Gavin Jaymes is a commercial photographer, originally from Fife in Scotland but now has a studio and lives in Wellington, New Zealand. Despite Gavin’s incredibly hectic schedule we were delighted when he agreed to complete a feature photographer interview for Urbanity Chic. Read the full interview below to find out what Gavin most enjoys photographing, what makes Gavin considers makes himself unique as a photographer and what’s been the highlight of his career to date.
Q: How did you get into professional photography?
I actually studied photography, along with film, in Edinburgh about 15 years ago. Before I completed my studies an opportunity came my way to work as a videotape editor for a local TV station. I jumped at the chance and ended up on a career path in television. I don’t regret that at all as it’s given me some incredible experiences and some happy memories, but there was always a niggling frustration eating away at me.
As an editor you only have so much creative control, and it seemed the more I was climbing the ladder the more my creative input was becoming diluted. In fact I got so frustrated that I moved into an area of post production called online editing. That’s the part of the process that involves colour correcting and adding on-screen graphics amongst other things. Making this move meant that I had to learn a lot more about colour, and it also meant I had to improve my Photoshop skills.
At around this time I also moved from the UK to Wellington, New Zealand. When I arrived they were just finishing the Lord of the Rings trilogy and there was an amazing creative buzz in the air. When I got my permanent residency in New Zealand I started my own post production facility and got the chance to work with some outstanding filmmakers. After a while though the frustration returned. Particularly around the colour grading process. I feel that process can be very creative but time after time I was finding my clients to be very conservative.
In the end I turned to photography, really just as a way of having my own images to colour process. It didn’t take long for me to realise that I had stumbled on the creative process I had been looking for through all these years of frustration. That was about 4 years ago and I really haven’t looked back!
Q: What do you enjoy most photographing?
People. They fascinate and annoy me in equal proportions! I’ve never been much of a social butterfly, but I do love to people watch. Something I inherited from my mother. She loves to try and work people out and in no time at all will have a life story for them. That’s what I love to do with photographs, my own and other people’s. That’s the real magic of the still photograph, the mystery.
Q: How was 2010 for you?
It was a big year for me. In August I finally removed any doubt in my mind about what I wanted to do with my life. In the space of three weeks I directed a short film that I had written, and worked on a fashion shoot for a local designer. Both were completed in one day. Both had a crew of about ten people and both were very hard work. I remember lying in bed after finishing the fashion shoot and just not being able to get to sleep. I felt so energised. It had been an awesome day and I was genuinely gutted that it was over. It was work, and yet I felt like a kid on Christmas Eve, giddy with excitement!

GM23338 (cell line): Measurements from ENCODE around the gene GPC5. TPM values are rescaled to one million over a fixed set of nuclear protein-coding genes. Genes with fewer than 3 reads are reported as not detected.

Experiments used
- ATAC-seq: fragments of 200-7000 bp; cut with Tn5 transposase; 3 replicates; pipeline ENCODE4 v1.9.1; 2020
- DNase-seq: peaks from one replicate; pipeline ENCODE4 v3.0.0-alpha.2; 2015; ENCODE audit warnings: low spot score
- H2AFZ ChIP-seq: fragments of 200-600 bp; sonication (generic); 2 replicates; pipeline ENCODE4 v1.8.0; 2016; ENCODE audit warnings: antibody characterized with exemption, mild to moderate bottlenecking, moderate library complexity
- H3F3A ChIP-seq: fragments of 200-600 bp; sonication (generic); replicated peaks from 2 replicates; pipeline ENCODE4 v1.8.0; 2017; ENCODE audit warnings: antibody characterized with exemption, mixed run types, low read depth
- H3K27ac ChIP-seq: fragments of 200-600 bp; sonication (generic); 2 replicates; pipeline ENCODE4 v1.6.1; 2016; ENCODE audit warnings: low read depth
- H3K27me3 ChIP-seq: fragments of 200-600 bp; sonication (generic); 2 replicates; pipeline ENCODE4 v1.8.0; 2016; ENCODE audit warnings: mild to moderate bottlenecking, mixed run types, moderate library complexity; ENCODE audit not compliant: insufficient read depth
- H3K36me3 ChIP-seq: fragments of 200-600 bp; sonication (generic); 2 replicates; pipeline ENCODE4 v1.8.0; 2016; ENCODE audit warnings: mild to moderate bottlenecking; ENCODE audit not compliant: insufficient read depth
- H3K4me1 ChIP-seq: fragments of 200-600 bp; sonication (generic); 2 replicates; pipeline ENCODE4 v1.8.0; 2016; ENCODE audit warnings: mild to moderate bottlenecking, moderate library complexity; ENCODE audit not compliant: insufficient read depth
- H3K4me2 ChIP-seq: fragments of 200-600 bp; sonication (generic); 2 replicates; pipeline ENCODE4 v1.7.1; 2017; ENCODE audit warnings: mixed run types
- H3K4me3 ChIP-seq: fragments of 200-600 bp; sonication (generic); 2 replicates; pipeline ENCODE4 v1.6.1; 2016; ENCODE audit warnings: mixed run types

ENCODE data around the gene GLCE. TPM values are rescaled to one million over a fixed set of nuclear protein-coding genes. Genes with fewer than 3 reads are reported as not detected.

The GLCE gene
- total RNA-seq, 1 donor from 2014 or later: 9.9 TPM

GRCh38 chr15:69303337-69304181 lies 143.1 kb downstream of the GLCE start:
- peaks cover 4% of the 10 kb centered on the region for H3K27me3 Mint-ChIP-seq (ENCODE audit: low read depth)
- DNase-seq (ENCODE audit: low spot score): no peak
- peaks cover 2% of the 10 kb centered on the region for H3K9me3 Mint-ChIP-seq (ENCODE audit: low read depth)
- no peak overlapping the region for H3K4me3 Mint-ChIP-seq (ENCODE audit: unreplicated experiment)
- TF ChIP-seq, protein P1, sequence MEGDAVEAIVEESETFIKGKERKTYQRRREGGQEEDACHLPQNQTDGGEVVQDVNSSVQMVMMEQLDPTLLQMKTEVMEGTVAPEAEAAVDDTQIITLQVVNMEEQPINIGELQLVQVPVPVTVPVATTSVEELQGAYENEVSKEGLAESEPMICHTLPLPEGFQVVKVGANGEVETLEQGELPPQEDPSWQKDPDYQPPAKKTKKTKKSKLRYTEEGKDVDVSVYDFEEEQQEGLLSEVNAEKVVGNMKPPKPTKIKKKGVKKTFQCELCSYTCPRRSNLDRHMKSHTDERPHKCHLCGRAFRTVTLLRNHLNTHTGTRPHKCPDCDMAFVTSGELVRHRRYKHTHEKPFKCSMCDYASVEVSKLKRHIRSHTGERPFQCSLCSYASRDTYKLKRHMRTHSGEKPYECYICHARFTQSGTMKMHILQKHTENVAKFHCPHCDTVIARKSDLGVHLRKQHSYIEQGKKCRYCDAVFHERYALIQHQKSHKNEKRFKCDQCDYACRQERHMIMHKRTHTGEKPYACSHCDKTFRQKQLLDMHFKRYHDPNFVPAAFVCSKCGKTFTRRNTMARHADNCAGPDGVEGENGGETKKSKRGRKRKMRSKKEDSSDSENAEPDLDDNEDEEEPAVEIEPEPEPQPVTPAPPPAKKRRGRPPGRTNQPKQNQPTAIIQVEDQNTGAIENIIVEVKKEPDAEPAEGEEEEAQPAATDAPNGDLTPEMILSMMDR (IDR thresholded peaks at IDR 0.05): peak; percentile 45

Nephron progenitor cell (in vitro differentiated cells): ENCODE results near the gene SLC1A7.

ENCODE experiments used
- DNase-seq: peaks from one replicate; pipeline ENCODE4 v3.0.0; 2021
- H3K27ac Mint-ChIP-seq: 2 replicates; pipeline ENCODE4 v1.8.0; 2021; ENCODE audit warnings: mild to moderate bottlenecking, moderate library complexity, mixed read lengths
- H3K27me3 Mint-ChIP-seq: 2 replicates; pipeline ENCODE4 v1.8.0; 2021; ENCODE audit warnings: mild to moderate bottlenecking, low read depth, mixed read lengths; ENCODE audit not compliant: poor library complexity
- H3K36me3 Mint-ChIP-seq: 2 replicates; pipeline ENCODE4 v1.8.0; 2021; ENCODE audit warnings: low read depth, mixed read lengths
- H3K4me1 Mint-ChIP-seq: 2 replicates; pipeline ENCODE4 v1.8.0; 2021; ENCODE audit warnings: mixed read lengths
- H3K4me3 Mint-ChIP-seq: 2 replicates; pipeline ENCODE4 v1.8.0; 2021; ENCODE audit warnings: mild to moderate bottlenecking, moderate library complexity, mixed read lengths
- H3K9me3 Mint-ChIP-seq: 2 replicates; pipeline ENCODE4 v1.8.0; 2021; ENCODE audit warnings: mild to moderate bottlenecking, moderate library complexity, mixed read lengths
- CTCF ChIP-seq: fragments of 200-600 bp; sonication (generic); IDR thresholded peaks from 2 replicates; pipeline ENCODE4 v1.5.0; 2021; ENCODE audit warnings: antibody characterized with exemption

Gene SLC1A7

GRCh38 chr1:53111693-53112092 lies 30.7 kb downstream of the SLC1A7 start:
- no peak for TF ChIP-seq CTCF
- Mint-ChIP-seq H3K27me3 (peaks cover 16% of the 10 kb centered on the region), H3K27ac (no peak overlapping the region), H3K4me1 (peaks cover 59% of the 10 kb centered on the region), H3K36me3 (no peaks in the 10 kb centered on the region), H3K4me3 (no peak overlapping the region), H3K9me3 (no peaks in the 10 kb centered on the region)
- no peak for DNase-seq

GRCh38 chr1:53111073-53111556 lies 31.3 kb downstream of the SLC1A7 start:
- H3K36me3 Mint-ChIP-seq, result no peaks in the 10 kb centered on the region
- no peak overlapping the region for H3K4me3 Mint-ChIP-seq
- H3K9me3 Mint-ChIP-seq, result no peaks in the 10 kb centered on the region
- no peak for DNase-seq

Q: Who inspires you?
I guess I draw inspiration from many places. Yes, some famous photographers and artists inspire me. Lots of not-so-famous people too who I might come across just browsing the internet. Really, I don’t think I can be creative unless my mind is in the right place. So for that reason I would have to say the person who has inspired me the most is my friend Jason. I’ve never met anyone quite like him. He just oozes positive thinking and whenever I’m in a rut he manages to get me out of it.
Q: Which modern day fashion designers or fashion icons do you look up to?
That’s a really tricky question for me. I don’t consider myself a fashion expert in the slightest so I guess I would have to say that I don’t have a favourite designer. I think that can be a good thing though. I see this a lot in the music industry. People get so involved and caught up in it that they lose their objectivity. I think a lot of the great artists probably weren’t great art collectors. I like to be able to look at something fresh and form my own opinion without feeling peer pressure in any way.
Q: What makes a good photographer in your opinion?
I don’t think there is a formula as such but I do think photography is about three things. Creative and technical ability along with good social skills. I certainly think you should be well versed in the technical aspects of what you want to achieve. That way when you’re being creative the technical stuff is fairly automatic and doesn’t require much conscious thought. People say that you have to have a good ‘eye’, and I think that’s true to an extent, but I think it’s more important to be socially productive when shooting people. It’s hard to get a good photograph if the person in it isn’t relaxed and fully embracing the experience.
Q: Do you prefer using film cameras or digital?
Definitely digital. I’m all for the digital revolution, probably because of the route that led me to photography. I still would say I know more about Photoshop than I do about cameras. Having said that I am so keen to experiment with film, especially medium format.
Q: Do you prefer to shoot on location or in the studio?
I like both. Location is much more stressful, but more rewarding I think. I’m a bit of a control freak so the studio suits me for being able to set up my lights the way I like and also to have the full range of equipment on hand at any given moment. I’m also a fan of using plain studio backdrops. It’s harder for models as the focus is completely on them and they quite often have nothing to sit on or even lean against, but I think you can get some really striking images out of it.
Q: Do you have an interesting stories about a particular photo shoot you’d like to share?